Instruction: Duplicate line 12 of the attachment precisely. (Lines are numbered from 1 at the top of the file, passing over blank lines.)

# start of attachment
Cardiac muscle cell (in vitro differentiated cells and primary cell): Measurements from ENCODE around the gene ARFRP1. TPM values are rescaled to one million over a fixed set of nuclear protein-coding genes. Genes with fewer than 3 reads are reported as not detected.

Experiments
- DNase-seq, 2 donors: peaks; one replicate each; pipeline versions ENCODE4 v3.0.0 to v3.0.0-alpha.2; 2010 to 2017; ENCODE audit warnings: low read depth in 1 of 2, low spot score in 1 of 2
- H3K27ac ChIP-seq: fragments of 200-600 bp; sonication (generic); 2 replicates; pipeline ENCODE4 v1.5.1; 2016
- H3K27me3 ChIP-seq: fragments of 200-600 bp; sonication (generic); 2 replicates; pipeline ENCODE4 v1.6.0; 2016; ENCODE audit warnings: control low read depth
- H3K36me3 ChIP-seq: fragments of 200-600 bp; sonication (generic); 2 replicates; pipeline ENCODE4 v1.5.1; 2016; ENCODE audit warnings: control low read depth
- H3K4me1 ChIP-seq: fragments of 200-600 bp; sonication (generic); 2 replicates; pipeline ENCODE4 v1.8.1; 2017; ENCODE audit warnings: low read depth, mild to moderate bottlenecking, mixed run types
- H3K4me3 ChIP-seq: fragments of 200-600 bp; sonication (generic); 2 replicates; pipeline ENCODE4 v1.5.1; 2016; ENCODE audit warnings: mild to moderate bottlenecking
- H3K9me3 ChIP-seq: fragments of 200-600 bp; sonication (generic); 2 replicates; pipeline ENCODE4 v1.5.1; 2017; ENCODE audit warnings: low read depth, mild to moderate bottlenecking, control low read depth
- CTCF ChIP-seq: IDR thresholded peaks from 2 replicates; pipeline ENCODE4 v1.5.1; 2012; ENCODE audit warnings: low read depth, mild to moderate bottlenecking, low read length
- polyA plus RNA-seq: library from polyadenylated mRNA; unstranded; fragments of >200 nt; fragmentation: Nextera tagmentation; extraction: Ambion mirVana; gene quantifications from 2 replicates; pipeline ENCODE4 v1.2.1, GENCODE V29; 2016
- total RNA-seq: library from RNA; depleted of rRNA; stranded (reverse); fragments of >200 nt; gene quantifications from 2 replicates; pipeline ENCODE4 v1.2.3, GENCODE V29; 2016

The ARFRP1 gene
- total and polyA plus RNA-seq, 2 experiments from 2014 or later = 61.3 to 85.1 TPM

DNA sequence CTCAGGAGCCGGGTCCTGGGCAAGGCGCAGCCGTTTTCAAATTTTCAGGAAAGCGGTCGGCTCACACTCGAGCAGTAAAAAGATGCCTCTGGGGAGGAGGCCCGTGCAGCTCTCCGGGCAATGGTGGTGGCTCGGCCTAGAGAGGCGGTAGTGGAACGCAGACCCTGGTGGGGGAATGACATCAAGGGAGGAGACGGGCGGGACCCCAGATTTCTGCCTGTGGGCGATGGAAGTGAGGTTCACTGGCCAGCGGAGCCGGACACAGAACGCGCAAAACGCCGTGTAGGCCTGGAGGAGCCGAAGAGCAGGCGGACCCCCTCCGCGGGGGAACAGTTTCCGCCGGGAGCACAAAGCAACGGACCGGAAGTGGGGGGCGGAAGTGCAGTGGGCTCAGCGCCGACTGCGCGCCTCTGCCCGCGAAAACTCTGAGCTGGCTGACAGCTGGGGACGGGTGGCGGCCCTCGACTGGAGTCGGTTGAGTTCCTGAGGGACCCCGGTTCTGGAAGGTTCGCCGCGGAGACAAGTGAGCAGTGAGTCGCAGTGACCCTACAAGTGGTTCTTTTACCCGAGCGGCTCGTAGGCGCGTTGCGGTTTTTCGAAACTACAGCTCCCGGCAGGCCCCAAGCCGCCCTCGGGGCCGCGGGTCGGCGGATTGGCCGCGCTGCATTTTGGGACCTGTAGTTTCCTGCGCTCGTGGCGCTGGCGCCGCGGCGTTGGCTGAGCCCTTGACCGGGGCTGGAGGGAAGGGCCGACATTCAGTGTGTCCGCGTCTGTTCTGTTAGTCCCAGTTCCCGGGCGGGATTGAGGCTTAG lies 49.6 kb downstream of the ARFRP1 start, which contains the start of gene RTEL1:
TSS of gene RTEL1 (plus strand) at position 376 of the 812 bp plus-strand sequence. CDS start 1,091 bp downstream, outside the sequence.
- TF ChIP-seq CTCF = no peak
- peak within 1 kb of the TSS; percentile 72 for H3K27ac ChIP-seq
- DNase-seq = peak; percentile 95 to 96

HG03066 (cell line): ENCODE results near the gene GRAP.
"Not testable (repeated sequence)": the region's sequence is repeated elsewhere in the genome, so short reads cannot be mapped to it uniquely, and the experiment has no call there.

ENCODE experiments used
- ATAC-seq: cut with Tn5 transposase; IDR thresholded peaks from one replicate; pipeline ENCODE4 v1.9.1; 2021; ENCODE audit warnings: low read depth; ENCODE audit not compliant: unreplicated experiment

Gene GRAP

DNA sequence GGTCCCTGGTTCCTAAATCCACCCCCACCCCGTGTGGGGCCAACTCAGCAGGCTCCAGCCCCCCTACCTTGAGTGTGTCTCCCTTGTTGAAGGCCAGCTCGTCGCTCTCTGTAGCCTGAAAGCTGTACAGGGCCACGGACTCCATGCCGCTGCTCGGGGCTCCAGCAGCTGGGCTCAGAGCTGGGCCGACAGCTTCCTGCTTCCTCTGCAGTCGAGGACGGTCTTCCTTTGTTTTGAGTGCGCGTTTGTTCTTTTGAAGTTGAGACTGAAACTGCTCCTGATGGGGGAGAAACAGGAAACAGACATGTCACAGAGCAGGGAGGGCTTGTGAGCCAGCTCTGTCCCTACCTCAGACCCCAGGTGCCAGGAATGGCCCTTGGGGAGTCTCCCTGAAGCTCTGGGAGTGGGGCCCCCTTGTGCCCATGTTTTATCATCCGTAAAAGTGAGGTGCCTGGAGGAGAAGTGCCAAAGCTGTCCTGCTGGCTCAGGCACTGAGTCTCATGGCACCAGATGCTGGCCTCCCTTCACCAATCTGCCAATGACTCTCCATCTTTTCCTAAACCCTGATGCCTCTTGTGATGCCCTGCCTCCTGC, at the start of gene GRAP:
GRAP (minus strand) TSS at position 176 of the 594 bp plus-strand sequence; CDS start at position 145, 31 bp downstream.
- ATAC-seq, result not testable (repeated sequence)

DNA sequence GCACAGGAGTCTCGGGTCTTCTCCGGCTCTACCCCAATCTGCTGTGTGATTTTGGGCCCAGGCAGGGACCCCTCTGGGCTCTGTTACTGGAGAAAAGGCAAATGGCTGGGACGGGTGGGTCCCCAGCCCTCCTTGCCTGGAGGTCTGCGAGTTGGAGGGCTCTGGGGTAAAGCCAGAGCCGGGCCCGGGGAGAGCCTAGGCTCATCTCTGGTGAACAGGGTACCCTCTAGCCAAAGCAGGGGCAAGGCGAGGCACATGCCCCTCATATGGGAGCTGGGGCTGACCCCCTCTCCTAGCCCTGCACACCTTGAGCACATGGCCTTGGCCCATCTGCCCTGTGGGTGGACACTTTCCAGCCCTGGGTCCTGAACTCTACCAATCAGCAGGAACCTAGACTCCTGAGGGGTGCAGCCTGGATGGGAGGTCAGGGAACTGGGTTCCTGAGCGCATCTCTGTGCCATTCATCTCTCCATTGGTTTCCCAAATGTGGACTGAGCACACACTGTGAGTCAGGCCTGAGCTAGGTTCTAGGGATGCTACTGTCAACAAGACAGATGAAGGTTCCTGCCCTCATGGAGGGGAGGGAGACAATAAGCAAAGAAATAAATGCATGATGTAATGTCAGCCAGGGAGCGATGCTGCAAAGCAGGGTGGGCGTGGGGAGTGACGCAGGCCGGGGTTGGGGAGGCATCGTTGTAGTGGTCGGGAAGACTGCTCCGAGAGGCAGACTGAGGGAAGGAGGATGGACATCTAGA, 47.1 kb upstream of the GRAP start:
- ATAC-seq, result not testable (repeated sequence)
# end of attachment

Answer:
- total RNA-seq: library from RNA; depleted of rRNA; stranded (reverse); fragments of >200 nt; gene quantifications from 2 replicates; pipeline ENCODE4 v1.2.3, GENCODE V29; 2016